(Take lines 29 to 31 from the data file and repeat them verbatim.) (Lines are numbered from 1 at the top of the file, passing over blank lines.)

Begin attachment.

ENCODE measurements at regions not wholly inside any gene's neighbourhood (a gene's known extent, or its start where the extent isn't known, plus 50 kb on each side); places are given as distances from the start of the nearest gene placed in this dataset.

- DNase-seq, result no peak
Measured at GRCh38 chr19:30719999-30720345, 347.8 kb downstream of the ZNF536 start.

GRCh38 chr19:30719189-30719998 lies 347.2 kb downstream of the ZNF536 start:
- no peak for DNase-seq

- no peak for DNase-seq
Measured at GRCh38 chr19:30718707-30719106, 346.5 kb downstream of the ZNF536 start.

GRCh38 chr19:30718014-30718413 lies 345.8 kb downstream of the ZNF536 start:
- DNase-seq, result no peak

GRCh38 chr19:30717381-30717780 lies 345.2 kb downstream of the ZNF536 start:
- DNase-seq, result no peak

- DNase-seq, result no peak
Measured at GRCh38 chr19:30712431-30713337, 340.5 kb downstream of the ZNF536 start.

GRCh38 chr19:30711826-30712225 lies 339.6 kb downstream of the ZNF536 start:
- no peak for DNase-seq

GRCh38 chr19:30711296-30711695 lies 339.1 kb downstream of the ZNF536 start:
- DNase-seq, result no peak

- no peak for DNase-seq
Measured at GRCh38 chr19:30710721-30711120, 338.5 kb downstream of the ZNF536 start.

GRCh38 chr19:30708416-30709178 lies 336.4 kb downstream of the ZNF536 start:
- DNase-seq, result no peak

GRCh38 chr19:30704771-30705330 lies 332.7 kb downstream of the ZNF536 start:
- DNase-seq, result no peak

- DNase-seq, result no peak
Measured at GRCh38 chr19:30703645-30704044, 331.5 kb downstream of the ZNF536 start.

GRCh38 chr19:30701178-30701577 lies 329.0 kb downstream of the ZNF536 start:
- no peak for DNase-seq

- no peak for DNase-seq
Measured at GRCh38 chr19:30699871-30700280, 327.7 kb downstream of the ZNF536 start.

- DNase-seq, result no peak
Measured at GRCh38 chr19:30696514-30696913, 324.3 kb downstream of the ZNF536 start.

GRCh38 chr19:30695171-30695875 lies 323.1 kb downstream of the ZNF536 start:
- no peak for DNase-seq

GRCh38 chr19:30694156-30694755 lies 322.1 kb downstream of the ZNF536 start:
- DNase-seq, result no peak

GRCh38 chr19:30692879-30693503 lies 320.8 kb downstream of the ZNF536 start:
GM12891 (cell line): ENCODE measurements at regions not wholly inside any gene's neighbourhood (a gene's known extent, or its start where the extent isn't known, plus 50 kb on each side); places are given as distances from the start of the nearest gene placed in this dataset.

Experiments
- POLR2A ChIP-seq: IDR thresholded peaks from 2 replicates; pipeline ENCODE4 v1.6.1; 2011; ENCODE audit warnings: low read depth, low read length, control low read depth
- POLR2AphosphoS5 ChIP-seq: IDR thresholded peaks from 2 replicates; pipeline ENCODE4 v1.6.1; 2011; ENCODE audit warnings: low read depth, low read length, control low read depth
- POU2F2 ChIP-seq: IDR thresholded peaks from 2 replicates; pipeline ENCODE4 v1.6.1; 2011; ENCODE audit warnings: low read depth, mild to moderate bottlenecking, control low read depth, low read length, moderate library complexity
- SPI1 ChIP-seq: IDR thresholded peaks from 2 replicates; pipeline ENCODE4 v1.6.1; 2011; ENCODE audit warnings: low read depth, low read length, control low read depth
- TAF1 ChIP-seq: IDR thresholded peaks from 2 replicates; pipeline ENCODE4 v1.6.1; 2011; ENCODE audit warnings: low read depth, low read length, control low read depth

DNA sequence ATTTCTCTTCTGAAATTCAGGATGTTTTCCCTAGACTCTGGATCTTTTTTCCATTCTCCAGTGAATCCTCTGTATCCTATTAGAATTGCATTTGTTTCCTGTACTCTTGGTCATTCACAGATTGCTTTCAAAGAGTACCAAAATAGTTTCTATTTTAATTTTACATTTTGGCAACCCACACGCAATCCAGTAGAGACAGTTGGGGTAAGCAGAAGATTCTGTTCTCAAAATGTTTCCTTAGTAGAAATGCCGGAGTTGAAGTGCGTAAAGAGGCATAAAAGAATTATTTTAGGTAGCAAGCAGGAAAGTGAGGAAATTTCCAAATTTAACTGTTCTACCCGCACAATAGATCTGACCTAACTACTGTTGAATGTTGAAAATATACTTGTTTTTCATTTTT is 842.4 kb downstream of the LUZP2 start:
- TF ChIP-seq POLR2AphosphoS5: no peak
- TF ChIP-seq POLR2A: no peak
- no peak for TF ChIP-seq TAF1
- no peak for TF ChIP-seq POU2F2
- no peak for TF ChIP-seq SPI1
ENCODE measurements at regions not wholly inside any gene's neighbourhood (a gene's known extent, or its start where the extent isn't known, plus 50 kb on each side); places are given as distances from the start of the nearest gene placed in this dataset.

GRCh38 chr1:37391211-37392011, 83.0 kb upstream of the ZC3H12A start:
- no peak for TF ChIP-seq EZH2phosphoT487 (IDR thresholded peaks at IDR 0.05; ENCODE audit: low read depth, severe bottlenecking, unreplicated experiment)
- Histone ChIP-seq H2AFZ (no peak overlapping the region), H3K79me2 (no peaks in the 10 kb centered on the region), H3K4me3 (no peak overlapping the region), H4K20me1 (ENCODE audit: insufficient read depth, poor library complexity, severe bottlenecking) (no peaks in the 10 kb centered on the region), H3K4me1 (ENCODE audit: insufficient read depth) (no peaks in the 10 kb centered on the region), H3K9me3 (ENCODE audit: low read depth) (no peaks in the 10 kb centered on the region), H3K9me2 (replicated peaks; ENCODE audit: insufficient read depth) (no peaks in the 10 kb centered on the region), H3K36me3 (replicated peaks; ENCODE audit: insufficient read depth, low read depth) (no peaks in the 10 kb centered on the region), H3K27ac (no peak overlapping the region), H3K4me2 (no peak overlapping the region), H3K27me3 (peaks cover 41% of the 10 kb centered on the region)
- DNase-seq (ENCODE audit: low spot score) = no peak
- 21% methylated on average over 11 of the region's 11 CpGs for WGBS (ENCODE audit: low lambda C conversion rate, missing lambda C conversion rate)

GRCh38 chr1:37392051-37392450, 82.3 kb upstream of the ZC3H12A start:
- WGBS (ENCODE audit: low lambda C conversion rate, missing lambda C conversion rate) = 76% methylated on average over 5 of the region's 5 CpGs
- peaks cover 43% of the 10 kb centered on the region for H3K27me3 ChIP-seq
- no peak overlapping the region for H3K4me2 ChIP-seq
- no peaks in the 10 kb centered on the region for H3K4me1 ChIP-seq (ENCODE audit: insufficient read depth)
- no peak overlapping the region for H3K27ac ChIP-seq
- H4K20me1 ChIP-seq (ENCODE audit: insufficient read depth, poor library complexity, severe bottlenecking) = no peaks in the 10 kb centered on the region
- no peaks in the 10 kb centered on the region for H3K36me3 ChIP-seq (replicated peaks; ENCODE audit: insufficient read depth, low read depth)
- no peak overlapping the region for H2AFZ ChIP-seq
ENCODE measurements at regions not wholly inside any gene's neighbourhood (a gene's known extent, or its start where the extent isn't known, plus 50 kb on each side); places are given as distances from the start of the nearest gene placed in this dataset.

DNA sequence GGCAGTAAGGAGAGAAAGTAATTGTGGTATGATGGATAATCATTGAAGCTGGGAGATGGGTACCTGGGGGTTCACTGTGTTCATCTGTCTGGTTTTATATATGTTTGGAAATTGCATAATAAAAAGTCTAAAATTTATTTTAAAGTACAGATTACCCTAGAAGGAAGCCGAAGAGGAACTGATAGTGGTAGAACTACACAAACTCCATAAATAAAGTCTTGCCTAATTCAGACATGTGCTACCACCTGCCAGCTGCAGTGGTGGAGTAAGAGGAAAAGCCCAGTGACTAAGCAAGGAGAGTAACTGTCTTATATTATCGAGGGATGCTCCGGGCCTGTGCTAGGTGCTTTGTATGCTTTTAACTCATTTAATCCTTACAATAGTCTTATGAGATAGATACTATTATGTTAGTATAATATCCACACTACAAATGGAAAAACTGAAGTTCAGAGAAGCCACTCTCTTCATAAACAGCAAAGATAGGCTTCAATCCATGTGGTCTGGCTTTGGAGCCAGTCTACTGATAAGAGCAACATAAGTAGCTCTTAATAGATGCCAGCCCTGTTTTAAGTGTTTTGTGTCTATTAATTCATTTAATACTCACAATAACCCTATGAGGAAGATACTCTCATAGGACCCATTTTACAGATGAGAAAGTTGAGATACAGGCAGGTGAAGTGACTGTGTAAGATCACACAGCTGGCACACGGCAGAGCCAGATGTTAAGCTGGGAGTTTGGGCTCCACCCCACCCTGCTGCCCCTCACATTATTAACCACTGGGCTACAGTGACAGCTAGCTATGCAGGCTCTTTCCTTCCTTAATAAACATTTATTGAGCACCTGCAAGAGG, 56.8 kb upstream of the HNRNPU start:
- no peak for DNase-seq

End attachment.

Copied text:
Measured at GRCh38 chr19:30699871-30700280, 327.7 kb downstream of the ZNF536 start.

- DNase-seq, result no peak
Measured at GRCh38 chr19:30696514-30696913, 324.3 kb downstream of the ZNF536 start.